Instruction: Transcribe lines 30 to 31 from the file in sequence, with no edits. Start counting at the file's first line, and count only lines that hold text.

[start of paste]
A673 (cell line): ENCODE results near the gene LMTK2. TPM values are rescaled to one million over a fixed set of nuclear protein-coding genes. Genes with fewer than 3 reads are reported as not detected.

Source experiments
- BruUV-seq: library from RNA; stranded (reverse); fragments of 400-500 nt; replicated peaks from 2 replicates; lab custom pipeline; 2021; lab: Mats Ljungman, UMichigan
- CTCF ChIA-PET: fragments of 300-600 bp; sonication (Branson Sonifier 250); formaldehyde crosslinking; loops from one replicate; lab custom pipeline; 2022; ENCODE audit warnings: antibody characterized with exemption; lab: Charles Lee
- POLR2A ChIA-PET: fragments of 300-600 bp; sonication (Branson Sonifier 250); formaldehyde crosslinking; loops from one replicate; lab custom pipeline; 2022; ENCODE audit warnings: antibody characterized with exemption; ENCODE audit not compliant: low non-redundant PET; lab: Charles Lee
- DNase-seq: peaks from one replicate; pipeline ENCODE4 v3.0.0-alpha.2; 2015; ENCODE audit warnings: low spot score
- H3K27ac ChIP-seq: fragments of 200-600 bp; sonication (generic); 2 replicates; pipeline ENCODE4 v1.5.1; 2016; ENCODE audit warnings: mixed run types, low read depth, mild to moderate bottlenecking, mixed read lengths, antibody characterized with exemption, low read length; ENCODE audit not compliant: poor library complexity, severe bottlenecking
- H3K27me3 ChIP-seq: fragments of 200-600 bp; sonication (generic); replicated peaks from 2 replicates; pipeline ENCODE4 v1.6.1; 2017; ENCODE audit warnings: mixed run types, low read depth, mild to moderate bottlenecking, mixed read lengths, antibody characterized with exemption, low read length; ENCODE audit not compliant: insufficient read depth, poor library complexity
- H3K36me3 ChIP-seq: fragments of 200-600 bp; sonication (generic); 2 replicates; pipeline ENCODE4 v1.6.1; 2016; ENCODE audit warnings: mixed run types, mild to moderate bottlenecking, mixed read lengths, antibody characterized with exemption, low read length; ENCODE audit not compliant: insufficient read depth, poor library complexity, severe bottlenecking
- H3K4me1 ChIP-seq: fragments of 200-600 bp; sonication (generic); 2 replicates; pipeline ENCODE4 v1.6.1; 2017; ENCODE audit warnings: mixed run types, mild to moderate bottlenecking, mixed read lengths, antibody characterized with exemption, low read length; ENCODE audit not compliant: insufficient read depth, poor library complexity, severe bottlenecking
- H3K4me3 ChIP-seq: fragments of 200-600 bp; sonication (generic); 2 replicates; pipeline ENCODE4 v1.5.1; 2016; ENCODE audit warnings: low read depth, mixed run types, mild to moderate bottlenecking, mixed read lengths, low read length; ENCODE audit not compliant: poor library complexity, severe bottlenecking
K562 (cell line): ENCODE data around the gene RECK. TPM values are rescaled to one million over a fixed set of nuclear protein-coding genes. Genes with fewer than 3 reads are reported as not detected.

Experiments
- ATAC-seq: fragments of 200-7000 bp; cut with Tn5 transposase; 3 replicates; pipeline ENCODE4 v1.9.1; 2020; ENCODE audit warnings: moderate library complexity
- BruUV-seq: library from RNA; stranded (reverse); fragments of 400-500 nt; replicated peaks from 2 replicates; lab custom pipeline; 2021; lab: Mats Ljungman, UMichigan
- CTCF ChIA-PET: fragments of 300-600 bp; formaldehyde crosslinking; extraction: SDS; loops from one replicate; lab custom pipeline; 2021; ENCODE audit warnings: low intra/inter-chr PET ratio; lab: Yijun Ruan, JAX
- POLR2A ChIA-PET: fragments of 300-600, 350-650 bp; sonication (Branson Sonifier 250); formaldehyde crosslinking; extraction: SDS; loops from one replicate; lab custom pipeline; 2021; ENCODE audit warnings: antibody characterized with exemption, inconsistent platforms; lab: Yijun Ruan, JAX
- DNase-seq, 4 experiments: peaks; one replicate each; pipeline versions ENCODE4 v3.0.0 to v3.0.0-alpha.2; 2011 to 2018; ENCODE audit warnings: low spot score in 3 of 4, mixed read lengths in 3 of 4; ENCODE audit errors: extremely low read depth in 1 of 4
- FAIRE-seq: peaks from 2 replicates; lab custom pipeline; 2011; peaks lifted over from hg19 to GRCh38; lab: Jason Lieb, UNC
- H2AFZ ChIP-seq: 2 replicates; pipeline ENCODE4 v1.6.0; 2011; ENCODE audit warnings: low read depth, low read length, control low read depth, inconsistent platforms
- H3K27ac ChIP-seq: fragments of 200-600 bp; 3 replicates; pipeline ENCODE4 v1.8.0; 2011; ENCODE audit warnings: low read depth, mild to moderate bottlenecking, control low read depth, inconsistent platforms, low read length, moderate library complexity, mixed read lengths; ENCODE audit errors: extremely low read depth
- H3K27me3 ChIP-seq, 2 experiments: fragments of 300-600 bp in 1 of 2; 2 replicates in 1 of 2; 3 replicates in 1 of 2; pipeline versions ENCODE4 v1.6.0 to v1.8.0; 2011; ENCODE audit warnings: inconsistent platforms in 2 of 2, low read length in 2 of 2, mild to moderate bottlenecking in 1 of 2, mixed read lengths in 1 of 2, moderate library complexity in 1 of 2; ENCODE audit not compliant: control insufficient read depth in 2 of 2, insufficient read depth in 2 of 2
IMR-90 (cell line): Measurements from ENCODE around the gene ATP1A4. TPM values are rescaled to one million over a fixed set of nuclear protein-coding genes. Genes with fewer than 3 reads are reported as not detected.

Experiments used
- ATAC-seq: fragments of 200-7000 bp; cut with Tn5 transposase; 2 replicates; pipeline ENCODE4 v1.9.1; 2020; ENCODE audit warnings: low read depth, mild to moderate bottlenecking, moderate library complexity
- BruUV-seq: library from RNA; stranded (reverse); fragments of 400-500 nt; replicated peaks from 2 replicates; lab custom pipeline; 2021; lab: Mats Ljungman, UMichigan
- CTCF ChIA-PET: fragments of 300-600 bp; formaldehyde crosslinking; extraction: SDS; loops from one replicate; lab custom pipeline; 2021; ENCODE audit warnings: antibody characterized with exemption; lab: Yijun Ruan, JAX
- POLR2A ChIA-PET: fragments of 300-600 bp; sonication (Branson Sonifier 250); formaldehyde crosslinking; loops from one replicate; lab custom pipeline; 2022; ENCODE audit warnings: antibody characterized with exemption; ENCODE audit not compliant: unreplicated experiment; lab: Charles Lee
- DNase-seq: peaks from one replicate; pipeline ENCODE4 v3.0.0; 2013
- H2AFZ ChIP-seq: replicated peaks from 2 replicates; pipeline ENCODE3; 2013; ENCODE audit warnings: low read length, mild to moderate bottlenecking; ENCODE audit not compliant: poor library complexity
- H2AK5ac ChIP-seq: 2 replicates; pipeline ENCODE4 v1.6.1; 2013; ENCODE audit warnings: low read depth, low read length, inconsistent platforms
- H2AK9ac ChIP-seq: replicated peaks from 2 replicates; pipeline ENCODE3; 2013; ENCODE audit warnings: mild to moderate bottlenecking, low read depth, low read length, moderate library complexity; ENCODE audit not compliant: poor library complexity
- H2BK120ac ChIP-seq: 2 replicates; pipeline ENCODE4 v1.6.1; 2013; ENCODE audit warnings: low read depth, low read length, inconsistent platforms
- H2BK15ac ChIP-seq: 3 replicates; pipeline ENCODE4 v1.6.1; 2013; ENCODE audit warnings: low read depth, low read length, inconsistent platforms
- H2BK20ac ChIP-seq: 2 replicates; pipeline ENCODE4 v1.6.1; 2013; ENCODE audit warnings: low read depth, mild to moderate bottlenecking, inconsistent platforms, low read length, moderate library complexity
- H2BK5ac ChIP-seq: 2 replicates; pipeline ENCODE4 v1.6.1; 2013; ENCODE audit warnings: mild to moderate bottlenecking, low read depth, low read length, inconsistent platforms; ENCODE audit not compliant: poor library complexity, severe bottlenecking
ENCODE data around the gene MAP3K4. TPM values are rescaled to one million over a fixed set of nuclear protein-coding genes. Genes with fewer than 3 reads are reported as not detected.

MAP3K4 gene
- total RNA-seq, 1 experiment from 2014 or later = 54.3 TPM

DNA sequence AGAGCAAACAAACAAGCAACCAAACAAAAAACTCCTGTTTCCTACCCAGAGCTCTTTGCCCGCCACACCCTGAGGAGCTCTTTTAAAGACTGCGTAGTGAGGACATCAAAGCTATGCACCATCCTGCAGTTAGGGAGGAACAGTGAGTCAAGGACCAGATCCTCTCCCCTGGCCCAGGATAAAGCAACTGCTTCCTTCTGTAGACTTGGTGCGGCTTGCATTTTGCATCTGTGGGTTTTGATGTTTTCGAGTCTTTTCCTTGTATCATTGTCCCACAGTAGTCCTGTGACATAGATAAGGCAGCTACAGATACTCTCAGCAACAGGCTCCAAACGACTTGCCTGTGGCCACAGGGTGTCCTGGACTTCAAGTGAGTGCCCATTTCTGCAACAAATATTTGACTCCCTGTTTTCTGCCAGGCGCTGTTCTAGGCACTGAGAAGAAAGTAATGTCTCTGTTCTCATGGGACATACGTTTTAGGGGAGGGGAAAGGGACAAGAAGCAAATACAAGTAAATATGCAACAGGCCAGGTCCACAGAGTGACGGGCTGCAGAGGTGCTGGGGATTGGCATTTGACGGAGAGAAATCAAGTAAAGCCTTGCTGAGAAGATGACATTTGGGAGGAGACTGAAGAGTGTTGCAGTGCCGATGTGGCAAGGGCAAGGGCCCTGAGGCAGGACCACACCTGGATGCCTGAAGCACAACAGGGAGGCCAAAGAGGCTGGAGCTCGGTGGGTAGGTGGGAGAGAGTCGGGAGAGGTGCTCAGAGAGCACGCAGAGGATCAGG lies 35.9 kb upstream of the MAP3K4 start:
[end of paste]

- H2AFZ ChIP-seq: replicated peaks from 2 replicates; pipeline ENCODE3; 2013; ENCODE audit warnings: low read length, mild to moderate bottlenecking; ENCODE audit not compliant: poor library complexity
- H2AK5ac ChIP-seq: 2 replicates; pipeline ENCODE4 v1.6.1; 2013; ENCODE audit warnings: low read depth, low read length, inconsistent platforms